Learning to run barefoot on gravel? No way!

Discussion in 'Barefoot & Minimalist Running' started by Jaap Francke, Jan 15, 2018.

  1. Jaap Francke

    Jaap Francke
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    Hi all,

    Friends and family have laughed at me for most of my life for having such sensitive feet. "Just relax!" they would say, "Don't be such a p*sy", etc....you get the picture. I hardly ever walked barefoot and wore shoes most of the time - even at home.

    And then I got interested in barefoot running...

    I read Bob's book and he has convinced me to start barefoot running on hard surfaces rather than wearing vibrams or start with walking on soft ground/grass. It was difficult, but I did it.
    I'm still in a learning process but I can now run 10km on flat hard surfaces.
    On trails in the forest I use my vibrams, however. Doing that barefoot seems rather difficult/impossible.
    While running yestreday I remembered having read in Bob's book that he advises to learn barefoot running on gravel.

    Well, I'm inclined to say that's impossible. Not with my feet. Not within the next year or so. I think the muscles in my feet are too week, the mobility of my feet is limited and my skin is no way as tough as it would need to be.

    I'm wondering if anybody (like me) has actually done that - transitioning from shod to barefoot and immediately start practicing with gravel.
    I feel I need to run and maybe even live barefooted for 1 or 2 years before I would be ready to give it a try.

    I'm curious to see your responses. (Yes, I deliberatedly made to topic-line of this thread a little bit provoking)
    Cheers!

    Jaap
     
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  2. Barefoot TJ

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    I've done it, not far, but doable for a short distance...for me anyway. Not my favorite running surface but definitely good for learning how to run gently by not pounding your feet.
     
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  3. Kyrrinstoch

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    I was running on gravel for short (~100 meters) distances as part of a regular 5K route. It took a while before it was "comforatble" but it really helped emphasize how important proper form was for me. The more often I ran that section, the easier it became and the less the gravel surface bothered me.

    I wouldn't recommend diving in and running a long distance on gravel, but definitely add some short distances of rough-surfaces into your route. As your form/body mechanics adjust, it becomes less and less unplasant. I actually started looking forward to those surfaces, as the feel of smooth concrete and asphalt gets a little boring for my feet... :barefoot:
     
  4. Sly

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    on a very short distance, think homeopathy, some few meters three times a week,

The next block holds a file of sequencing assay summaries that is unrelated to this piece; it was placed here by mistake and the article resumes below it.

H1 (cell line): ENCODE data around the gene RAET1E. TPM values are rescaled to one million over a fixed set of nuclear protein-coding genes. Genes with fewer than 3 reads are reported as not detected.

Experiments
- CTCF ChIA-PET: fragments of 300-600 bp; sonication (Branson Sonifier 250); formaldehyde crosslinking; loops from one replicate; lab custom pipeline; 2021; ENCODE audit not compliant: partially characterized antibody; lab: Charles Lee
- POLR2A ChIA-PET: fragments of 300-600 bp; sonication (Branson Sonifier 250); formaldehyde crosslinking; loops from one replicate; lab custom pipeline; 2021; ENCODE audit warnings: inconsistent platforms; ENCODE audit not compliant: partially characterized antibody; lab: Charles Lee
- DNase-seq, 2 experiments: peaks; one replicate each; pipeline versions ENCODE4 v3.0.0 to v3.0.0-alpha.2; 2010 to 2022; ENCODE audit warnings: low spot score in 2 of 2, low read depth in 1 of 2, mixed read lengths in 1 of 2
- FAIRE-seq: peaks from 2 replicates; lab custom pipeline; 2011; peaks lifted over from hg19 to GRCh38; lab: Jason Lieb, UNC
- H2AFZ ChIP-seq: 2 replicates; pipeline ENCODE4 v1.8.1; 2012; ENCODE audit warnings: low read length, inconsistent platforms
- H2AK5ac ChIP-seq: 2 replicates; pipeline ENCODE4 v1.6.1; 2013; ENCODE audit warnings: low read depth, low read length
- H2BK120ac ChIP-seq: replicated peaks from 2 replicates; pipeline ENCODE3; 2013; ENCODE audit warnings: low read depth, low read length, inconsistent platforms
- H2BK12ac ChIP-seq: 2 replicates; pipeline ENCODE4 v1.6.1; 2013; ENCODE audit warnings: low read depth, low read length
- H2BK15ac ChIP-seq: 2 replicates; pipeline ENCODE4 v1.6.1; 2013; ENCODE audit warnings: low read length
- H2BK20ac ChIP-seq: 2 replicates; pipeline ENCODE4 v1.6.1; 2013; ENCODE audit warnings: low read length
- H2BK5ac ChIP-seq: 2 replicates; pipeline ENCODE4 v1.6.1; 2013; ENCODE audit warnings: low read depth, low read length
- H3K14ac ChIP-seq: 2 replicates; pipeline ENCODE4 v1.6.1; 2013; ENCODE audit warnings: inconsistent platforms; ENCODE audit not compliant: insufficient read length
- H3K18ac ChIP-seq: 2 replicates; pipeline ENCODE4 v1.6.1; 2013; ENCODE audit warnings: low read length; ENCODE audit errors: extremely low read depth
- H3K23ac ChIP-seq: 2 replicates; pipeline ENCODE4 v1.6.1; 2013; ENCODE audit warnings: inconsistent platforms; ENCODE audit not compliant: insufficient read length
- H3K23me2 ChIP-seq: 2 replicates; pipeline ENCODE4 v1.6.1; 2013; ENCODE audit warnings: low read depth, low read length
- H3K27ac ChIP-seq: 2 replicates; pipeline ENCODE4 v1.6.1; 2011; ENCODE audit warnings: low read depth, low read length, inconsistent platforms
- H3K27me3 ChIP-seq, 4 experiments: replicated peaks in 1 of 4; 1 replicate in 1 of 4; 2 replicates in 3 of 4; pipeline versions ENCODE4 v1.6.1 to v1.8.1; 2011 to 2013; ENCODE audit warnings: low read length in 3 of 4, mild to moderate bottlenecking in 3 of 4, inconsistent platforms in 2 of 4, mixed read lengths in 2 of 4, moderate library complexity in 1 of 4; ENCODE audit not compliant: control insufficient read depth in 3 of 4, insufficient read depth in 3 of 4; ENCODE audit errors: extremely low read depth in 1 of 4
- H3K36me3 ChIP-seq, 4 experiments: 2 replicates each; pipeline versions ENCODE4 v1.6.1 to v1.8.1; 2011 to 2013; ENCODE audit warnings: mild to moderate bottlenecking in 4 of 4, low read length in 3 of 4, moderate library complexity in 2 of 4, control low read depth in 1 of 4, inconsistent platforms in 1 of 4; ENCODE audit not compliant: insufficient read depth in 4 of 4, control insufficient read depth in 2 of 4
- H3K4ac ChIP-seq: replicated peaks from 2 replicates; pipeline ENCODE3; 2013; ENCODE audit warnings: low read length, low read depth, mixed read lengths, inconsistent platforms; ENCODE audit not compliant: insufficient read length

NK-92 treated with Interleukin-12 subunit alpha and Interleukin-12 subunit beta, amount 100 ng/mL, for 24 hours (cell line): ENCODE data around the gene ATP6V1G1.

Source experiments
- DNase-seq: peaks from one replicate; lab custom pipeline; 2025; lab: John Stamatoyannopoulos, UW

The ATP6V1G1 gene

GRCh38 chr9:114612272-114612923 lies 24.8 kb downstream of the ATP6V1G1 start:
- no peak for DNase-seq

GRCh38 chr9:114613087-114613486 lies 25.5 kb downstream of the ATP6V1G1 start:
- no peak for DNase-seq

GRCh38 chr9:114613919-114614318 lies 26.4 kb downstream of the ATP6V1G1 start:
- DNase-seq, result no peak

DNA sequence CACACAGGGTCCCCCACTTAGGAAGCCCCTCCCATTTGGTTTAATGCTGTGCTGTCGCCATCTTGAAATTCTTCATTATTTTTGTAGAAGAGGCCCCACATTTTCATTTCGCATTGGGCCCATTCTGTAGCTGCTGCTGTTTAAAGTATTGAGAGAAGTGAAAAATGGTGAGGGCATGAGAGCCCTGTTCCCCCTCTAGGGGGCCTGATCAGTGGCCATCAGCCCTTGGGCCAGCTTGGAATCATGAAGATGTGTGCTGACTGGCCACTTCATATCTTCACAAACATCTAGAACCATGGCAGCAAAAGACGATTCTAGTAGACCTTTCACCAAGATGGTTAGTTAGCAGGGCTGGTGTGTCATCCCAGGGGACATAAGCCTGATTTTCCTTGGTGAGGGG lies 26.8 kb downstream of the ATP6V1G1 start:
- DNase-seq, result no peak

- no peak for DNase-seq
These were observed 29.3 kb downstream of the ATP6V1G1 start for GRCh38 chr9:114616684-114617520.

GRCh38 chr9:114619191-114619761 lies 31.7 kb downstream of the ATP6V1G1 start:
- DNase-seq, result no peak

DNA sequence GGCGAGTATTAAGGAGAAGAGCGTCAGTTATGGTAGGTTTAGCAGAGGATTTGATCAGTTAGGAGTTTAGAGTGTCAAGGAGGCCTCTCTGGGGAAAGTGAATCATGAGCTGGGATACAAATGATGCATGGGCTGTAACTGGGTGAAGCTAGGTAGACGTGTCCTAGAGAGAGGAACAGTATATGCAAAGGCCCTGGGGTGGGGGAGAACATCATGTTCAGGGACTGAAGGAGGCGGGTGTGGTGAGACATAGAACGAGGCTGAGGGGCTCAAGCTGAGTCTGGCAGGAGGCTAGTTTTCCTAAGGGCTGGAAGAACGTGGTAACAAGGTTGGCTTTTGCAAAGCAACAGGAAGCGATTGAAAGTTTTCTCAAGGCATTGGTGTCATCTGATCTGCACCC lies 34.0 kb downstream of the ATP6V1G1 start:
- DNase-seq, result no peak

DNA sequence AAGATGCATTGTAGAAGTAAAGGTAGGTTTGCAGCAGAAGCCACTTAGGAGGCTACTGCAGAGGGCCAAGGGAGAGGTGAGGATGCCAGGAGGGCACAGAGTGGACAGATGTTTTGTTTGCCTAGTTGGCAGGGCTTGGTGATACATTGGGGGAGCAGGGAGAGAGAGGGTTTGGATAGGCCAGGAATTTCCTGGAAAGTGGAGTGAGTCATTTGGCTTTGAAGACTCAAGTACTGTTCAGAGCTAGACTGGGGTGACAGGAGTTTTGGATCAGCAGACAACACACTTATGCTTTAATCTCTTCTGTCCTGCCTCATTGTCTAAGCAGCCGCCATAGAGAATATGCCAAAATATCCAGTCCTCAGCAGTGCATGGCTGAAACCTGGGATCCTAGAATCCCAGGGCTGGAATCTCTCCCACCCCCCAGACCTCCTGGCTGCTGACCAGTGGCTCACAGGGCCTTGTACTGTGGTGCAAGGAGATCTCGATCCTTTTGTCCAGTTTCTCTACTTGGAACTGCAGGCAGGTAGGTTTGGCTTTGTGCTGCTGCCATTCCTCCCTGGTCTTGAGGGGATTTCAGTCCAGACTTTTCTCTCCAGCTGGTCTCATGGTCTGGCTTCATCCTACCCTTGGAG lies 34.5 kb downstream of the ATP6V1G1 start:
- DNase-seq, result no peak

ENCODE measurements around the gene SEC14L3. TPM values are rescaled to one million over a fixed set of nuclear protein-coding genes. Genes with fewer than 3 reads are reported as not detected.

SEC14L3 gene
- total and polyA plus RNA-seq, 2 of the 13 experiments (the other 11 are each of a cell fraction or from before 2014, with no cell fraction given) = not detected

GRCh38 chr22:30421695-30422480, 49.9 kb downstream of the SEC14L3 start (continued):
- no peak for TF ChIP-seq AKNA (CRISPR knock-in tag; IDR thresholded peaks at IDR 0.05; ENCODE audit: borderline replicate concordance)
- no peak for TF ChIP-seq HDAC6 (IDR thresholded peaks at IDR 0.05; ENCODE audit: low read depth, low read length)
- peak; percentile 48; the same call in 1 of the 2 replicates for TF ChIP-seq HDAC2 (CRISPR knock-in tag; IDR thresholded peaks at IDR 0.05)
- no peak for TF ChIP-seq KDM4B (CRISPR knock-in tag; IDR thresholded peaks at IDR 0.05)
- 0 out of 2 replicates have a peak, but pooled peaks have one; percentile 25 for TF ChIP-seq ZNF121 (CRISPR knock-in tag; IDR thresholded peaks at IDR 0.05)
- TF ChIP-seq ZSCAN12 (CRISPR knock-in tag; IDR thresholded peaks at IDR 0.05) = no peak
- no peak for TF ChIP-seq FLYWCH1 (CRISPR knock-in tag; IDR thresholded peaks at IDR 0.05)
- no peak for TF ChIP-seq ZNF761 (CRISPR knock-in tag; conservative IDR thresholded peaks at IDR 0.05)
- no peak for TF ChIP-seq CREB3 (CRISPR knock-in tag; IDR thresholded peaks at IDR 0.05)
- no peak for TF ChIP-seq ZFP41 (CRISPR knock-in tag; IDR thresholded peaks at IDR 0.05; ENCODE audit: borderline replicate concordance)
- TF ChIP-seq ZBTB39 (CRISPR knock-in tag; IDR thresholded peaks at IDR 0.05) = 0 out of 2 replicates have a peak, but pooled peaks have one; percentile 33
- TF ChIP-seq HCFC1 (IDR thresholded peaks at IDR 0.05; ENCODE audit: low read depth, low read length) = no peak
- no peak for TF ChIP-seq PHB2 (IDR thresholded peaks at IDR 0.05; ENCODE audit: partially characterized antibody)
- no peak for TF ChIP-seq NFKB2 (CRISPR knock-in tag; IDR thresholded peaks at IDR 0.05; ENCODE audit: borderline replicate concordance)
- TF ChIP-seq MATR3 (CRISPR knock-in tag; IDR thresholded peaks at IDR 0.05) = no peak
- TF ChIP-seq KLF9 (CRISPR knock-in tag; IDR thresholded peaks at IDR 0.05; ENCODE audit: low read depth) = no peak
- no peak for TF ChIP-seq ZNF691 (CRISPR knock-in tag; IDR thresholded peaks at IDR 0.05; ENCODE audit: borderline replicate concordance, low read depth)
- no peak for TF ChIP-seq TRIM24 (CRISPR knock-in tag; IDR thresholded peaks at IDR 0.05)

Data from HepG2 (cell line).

for awareness, correction, precision, etc...

    and he says, if you cant run, just walk,
    if you cant walk, just stand.

    its an exercise, helps you to understand many things
     
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  5. paraganek

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    Doable for shorter distances. Thickness of your fat pads plays a very important role.

    Fat Padding.jpg


    Grow Yourself A Shoe
     
    #5 paraganek, Jan 16, 2018
    Last edited: Jan 16, 2018
  6. Jaap Francke

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    Thanks for sharing the link. I'm still looking for ways to grow my fat pads. I guess just walking barefoot on - for example - gravel will gradually make my foot pads grow thicker?

    I have started to run short distances on gravel.
    Yesterday I did a 100 meters and it wasn't as bas as it was before :)

    I am making it part of my exercises now.
     
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  7. trevize1138

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    Even my dog obviously struggles with gravel and tries to avoid it when I take her out running.

    Gravel is a great teacher, though, so seeking it out and really learning how to deal with it pays huge dividends for all the rest of your running. To really get the most out of it don't just "toughen up" and work through the pain. Let that pain and discomfort instruct you and guide you on how to step lightly and push off without excessive force. A lot of the time when I'm on gravel I'm lucky to be moving at 14:00 or 13:00 per mile pace and feel as though I look like some idiot out trying to run barefoot on gravel.

    But every time I worry my form isn't as efficient as it should be I go back and tackle the gravel again. It straightens me right out.
     
  8. Tristan

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    I'm a bit of a wuss when it comes to gravel. I had very sensitive soles starting out (never barefoot before) and even learned mostly on chip seal and rough eroded asphalt but never could do much gravel. After many years I can hike rough rocky and rooty trails but still not man placed gravel trails/roads (unless smoother types of gravel). If I purposely trained with gravel now-a-days I may be able to adapt, but I stick to mostly smoothly paved trails now.